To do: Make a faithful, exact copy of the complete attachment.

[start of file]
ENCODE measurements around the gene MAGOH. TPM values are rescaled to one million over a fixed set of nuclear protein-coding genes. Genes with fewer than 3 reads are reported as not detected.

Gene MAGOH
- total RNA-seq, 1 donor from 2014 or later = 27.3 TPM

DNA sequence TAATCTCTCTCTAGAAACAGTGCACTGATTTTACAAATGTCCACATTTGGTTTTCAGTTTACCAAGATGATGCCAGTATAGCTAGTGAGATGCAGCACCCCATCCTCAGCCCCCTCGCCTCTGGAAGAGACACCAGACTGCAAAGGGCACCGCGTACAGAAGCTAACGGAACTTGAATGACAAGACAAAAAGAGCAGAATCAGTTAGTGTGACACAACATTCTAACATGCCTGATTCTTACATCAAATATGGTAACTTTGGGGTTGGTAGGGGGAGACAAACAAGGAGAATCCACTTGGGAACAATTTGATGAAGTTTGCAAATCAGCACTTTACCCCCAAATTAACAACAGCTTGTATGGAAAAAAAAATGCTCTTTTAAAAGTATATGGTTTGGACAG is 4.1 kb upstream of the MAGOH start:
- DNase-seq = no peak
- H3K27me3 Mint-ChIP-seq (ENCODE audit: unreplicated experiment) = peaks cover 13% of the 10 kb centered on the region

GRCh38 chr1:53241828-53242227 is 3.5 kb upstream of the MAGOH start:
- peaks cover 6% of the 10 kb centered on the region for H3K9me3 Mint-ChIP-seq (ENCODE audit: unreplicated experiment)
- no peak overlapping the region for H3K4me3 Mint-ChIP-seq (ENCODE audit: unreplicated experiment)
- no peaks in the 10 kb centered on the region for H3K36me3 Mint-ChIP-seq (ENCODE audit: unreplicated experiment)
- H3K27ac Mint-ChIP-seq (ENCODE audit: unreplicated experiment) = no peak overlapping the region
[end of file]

ENCODE measurements around the gene MAGOH. TPM values are rescaled to one million over a fixed set of nuclear protein-coding genes. Genes with fewer than 3 reads are reported as not detected.

Gene MAGOH
- total RNA-seq, 1 donor from 2014 or later = 27.3 TPM

DNA sequence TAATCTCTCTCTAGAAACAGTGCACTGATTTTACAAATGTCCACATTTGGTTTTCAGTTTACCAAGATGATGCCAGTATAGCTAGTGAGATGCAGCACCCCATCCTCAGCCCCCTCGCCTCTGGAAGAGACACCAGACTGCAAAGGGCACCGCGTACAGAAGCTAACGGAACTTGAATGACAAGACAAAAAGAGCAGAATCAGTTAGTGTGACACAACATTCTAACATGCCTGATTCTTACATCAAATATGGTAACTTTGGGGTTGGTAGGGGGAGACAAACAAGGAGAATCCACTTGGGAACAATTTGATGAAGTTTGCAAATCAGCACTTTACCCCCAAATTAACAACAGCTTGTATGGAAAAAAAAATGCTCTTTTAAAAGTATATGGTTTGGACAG is 4.1 kb upstream of the MAGOH start:
- DNase-seq = no peak
- H3K27me3 Mint-ChIP-seq (ENCODE audit: unreplicated experiment) = peaks cover 13% of the 10 kb centered on the region

GRCh38 chr1:53241828-53242227 is 3.5 kb upstream of the MAGOH start:
- peaks cover 6% of the 10 kb centered on the region for H3K9me3 Mint-ChIP-seq (ENCODE audit: unreplicated experiment)
- no peak overlapping the region for H3K4me3 Mint-ChIP-seq (ENCODE audit: unreplicated experiment)
- no peaks in the 10 kb centered on the region for H3K36me3 Mint-ChIP-seq (ENCODE audit: unreplicated experiment)
- H3K27ac Mint-ChIP-seq (ENCODE audit: unreplicated experiment) = no peak overlapping the region